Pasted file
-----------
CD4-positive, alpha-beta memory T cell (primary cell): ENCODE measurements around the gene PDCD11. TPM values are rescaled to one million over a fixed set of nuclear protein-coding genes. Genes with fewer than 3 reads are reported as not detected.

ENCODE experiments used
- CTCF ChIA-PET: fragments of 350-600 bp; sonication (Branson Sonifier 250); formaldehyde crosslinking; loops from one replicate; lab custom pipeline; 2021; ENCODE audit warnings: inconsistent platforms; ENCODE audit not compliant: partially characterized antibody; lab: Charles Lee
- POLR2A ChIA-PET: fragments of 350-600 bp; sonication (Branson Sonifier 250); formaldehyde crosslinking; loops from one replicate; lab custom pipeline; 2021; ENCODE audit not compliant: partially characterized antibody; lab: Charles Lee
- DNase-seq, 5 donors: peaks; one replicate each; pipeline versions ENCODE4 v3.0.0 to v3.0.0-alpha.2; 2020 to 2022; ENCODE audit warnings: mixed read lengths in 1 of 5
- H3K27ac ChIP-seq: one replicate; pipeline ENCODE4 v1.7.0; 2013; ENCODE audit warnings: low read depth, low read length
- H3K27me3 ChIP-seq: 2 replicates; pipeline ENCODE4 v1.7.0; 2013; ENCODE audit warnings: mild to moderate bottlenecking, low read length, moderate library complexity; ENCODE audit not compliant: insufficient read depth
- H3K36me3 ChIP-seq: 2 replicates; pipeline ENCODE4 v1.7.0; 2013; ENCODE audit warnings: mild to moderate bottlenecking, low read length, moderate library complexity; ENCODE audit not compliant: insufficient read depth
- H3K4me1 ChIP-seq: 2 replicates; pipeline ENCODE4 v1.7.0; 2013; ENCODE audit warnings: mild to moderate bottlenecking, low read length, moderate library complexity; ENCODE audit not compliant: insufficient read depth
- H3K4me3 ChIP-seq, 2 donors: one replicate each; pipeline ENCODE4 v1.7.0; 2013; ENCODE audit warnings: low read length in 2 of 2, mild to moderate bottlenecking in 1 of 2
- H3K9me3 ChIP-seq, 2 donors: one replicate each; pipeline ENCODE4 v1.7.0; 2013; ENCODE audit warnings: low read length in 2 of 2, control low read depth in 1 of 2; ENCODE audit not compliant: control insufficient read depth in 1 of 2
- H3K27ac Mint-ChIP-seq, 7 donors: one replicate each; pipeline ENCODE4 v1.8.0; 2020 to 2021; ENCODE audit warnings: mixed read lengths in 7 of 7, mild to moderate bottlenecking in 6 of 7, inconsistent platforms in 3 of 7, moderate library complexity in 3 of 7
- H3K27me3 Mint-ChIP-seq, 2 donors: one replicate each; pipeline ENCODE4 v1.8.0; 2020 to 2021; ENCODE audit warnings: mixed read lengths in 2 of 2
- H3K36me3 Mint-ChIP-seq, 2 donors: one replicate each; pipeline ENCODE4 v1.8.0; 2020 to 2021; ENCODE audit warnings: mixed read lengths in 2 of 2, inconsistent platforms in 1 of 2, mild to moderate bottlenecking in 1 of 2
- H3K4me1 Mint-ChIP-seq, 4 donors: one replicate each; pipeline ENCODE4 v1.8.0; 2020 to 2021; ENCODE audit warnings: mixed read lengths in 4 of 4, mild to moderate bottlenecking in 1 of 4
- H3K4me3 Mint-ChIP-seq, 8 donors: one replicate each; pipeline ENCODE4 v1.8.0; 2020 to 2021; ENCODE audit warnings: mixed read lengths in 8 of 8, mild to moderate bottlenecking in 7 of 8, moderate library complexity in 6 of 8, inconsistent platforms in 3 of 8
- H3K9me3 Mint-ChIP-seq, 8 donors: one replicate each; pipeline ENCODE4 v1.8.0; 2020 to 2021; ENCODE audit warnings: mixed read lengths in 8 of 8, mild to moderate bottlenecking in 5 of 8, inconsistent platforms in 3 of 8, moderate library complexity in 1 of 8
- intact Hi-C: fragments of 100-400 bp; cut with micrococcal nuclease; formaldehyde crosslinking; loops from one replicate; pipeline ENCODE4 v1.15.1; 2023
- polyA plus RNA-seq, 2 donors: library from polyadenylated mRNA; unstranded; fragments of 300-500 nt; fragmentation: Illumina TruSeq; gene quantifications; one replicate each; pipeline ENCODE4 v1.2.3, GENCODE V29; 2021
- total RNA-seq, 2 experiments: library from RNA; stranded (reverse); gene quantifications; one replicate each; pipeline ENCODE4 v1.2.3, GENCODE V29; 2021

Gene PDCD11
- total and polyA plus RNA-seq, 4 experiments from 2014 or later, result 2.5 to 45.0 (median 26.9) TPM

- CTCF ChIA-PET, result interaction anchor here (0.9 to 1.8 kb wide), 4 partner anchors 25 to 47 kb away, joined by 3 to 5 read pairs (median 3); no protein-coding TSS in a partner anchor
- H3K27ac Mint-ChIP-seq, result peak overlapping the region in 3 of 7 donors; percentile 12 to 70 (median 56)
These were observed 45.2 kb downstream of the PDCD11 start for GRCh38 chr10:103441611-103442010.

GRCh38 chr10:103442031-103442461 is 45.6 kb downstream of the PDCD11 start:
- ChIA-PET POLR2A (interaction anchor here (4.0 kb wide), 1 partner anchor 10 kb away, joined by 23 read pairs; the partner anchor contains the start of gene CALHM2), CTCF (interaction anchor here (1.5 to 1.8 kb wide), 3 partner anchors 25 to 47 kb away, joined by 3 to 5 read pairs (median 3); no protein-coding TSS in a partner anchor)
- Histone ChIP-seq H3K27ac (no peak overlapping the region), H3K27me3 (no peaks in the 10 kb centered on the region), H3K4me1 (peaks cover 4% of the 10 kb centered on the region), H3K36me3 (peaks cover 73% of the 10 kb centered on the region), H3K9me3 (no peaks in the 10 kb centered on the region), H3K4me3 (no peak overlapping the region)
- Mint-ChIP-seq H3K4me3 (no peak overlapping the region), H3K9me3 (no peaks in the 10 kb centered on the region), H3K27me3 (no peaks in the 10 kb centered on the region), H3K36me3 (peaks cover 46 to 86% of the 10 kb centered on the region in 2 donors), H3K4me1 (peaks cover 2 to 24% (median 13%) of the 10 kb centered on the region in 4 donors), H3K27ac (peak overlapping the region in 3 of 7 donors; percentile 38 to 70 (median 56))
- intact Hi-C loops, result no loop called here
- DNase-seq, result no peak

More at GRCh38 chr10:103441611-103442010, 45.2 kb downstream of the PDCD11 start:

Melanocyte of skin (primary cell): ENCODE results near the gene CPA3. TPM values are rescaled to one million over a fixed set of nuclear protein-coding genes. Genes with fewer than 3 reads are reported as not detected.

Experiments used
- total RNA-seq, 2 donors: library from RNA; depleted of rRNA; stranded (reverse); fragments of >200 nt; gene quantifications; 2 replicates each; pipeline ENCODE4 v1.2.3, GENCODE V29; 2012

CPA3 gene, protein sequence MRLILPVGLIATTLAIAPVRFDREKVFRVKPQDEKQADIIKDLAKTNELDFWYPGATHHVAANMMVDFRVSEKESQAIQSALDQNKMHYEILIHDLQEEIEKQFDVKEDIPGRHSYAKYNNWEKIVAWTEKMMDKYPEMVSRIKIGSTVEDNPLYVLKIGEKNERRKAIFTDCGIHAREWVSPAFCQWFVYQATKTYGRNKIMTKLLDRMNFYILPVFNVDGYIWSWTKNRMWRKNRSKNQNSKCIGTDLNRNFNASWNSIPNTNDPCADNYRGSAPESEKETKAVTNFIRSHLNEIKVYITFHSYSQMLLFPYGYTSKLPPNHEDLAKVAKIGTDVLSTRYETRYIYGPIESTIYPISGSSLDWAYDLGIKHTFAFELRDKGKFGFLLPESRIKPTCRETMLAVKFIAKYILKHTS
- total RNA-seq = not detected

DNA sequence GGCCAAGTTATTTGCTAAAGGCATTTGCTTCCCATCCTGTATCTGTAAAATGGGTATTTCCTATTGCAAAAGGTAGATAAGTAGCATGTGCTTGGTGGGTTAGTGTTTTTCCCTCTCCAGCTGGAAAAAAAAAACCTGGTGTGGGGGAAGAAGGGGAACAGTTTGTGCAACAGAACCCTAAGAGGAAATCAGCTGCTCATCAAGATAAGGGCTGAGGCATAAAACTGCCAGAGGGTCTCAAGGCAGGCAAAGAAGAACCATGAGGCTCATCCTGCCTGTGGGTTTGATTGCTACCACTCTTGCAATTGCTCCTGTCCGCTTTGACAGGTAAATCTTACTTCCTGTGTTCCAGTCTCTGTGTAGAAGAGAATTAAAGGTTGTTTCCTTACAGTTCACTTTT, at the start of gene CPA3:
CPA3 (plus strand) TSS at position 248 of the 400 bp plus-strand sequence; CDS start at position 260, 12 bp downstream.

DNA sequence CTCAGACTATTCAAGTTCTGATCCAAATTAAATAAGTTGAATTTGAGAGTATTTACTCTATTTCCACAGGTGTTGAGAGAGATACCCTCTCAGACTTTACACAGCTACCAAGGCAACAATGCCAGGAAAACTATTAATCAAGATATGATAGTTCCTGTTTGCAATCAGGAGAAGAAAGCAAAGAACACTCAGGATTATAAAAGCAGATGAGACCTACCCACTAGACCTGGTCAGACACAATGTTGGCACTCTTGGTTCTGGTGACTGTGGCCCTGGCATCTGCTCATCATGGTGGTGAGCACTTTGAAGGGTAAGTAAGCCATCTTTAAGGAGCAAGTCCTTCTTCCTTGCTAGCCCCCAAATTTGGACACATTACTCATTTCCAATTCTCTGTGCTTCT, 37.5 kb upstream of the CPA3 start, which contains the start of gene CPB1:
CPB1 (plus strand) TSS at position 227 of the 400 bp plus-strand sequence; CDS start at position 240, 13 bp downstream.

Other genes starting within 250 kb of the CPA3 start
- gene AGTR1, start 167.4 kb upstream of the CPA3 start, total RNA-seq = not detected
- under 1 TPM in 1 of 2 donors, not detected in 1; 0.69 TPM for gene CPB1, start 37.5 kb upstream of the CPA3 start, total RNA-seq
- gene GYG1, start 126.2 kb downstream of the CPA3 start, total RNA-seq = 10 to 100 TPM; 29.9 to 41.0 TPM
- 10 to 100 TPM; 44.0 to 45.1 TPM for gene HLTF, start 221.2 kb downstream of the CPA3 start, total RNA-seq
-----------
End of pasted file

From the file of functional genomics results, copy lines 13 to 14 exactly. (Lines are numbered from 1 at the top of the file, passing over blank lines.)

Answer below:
- H3K27me3 Mint-ChIP-seq, 2 donors: one replicate each; pipeline ENCODE4 v1.8.0; 2020 to 2021; ENCODE audit warnings: mixed read lengths in 2 of 2
- H3K36me3 Mint-ChIP-seq, 2 donors: one replicate each; pipeline ENCODE4 v1.8.0; 2020 to 2021; ENCODE audit warnings: mixed read lengths in 2 of 2, inconsistent platforms in 1 of 2, mild to moderate bottlenecking in 1 of 2